Interview by Ryan Loewy Photography by Michelle Gerard
How long have you been photographing for?
It’s been about 12 years now since I really started focusing on photography, and that’s how long I’ve been rollerblading, too. Rollerblading renewed my interest in photography, but back then I was just having fun taking photos of my friends skating. It didn’t become a career until 5 or 6 years later.
How did you get into rollerblading?
Brink was actually my first introduction to it.
Where did the first idea of doing a project solely dedicated to documenting the detroit rollerblading scene come about? How long has the project been going?
For years my photography was mainly focused on my clients and shooting for other people. I wanted to do a personal project that actually meant something to me, and skating was just an obvious choice. I’ve been working on it for about 18 months now.
I noticed you set out some rules for the project, such as no flash, no wide angles, etc. How has these limitations enabled you to grow as a photographer? Have they hindered you at all?
The most difficult thing to do was to stop shooting for the trick. The rules forced me to look at everything differently. Every photo had to have a purpose, a meaning, or a way to convey skating in the context that’s in my head. The no flash rule hindered me the most. If the spot was lit with streetlights or car headlights, I’d work with that, but sometimes it would just be too dark and I’d have to stop shooting.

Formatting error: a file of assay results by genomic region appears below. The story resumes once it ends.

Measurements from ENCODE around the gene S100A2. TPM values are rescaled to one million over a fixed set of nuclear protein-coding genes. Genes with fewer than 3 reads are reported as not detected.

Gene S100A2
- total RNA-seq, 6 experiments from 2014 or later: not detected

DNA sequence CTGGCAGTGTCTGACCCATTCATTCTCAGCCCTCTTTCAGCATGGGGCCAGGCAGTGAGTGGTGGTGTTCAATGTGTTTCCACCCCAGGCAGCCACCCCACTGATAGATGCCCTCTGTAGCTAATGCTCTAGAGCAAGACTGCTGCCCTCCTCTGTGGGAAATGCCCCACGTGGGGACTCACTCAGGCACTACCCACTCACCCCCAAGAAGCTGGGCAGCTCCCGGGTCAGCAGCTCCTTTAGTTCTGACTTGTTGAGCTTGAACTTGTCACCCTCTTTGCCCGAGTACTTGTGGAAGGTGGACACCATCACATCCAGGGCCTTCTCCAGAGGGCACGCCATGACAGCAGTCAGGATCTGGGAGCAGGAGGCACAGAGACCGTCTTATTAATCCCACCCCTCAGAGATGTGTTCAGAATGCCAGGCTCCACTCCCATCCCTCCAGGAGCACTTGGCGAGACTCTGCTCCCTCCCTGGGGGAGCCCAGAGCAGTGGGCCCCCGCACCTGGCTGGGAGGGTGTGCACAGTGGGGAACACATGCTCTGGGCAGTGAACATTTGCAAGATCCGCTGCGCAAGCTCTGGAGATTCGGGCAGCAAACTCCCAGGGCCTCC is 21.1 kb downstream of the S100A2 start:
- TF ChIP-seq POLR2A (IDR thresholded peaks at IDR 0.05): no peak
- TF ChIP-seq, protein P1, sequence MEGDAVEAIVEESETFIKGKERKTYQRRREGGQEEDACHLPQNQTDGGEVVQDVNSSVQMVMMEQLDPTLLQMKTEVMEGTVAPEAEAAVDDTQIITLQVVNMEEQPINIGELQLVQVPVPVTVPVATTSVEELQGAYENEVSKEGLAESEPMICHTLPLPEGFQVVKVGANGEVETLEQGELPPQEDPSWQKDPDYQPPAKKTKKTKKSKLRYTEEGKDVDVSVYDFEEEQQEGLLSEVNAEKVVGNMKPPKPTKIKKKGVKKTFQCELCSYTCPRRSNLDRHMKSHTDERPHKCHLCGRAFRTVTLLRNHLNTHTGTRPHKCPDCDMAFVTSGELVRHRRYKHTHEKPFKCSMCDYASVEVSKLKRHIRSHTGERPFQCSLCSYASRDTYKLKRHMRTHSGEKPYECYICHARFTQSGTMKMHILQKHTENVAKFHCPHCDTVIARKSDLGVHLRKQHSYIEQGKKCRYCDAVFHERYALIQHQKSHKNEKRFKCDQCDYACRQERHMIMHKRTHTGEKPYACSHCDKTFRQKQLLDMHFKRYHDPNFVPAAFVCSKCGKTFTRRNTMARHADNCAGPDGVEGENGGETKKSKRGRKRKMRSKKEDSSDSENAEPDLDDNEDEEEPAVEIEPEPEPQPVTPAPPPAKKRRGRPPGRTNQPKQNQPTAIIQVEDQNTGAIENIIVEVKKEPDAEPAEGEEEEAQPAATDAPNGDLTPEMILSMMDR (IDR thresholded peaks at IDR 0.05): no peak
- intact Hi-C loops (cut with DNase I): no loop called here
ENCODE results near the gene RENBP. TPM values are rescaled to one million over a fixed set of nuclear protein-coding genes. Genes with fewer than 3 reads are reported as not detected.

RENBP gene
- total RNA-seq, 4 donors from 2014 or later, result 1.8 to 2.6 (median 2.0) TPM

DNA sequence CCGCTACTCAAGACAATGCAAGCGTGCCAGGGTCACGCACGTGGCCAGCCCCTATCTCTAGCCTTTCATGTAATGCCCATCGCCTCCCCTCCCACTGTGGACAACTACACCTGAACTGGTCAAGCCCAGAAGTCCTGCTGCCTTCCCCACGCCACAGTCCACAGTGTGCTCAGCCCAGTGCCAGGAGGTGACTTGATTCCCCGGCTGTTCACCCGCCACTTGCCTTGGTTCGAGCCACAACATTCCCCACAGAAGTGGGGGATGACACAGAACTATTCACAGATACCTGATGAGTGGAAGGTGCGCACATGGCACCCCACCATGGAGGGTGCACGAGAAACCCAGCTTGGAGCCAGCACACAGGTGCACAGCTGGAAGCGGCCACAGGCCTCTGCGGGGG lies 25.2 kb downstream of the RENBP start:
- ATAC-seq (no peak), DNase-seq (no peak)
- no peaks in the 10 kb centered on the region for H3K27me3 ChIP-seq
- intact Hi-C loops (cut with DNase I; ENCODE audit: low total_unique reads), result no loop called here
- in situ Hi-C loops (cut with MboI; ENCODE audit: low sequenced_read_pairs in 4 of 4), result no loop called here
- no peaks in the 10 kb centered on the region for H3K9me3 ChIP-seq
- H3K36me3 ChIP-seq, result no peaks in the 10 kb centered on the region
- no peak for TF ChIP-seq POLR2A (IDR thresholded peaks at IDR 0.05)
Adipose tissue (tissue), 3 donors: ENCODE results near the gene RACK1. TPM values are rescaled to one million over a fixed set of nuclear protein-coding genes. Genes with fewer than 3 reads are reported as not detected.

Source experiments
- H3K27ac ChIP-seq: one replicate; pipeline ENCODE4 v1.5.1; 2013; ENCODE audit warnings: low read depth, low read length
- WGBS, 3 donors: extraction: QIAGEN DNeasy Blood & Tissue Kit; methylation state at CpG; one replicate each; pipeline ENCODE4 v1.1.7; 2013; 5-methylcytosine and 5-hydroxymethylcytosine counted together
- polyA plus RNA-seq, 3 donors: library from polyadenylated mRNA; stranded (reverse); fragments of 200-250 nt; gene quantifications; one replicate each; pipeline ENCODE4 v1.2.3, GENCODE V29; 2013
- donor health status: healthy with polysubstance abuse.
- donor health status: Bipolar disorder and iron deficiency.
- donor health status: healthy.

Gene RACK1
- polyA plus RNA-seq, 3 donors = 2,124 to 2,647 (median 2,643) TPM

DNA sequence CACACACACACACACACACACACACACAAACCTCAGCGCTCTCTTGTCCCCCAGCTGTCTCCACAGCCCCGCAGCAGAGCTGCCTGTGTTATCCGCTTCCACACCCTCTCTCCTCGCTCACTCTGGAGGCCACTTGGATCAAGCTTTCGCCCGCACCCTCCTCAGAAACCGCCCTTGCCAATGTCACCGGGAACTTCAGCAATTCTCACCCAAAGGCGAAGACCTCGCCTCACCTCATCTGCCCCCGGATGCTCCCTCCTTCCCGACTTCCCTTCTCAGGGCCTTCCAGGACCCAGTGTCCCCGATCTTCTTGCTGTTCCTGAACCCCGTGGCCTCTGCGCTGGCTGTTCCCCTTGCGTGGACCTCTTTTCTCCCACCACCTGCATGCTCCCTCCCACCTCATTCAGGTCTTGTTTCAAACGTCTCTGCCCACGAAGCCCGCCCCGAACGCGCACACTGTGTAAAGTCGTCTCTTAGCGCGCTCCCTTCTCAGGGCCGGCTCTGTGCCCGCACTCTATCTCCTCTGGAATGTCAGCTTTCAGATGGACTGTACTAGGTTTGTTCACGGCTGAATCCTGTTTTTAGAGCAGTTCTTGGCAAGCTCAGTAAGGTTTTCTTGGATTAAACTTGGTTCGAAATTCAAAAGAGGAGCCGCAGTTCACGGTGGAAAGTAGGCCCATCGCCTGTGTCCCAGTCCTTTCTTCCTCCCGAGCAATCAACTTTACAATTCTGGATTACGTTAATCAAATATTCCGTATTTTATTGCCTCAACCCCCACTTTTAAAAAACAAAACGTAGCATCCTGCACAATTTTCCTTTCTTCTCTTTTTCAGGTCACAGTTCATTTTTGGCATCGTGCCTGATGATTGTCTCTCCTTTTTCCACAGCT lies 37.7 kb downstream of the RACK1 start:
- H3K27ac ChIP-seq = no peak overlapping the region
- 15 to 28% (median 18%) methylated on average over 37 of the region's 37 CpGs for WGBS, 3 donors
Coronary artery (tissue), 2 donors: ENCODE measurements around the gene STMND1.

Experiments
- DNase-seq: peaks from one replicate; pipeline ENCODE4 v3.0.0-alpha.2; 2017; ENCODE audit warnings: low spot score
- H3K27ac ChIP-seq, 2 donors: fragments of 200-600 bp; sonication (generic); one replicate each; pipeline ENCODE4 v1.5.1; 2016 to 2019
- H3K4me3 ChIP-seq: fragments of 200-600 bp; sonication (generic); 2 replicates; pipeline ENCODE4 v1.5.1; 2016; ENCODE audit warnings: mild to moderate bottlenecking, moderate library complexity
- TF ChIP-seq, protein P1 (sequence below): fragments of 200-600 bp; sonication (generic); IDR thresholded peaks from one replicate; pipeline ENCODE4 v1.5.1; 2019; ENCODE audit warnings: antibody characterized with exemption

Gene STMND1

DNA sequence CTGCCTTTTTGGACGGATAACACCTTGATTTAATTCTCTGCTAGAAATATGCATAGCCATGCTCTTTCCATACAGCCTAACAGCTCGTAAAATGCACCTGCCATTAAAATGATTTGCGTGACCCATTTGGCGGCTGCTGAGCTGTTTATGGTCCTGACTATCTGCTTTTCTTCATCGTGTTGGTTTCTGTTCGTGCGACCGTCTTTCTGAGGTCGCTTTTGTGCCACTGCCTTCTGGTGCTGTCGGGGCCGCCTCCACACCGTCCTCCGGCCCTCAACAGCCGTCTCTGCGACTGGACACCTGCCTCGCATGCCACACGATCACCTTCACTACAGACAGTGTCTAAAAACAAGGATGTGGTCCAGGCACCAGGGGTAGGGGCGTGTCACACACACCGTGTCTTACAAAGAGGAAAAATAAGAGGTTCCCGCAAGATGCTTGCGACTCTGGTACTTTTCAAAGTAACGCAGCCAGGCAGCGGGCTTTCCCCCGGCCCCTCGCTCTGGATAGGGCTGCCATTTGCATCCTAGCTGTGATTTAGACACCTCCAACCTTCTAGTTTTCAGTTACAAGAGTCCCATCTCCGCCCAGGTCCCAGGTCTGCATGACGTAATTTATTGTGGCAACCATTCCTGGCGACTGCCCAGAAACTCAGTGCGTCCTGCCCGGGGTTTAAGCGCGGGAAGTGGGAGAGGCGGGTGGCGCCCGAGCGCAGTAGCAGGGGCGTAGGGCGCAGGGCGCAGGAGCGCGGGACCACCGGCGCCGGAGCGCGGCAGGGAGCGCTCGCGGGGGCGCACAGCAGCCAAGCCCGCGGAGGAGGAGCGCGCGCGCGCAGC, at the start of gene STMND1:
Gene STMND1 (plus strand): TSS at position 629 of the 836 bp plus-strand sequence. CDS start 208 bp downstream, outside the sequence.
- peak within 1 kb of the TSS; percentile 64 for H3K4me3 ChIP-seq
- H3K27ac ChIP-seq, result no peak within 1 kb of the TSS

Have you been shooting strictly digital or have you played around with film?
For this project, it’s been strictly digital but I love film as well and would like to shoot some large format film of skating sometime soon.
What are you hoping, from an artist stand point, to get out of this project? What do you think you have gotten already?
I’m not really sure, haha. I just wanted to do something to take my personal photography more seriously. This was a challenge for me to take photos of skating that said “this is what skating means to me”. I think it’s helped me to start thinking more like an artist and shoot with more intent behind my photos.
I know that you have facilitated the use of some social networking sites to promote the project, care to share? Have they helped in the promotion?
It was really cool to share the project on facebook because that introduced it to all of my clients and a lot of other people who knew nothing about skating. I’ve had several people tell me they had no idea it was still around and thought it was really cool. Actually some of my biggest supporters have been non-rollerbladers.
Note: Make sure to visit the Kickstarter of ‘The Rollerblading Project’ and become a backer if you’re down with the cause! The Kickstarter is running for another 9 days!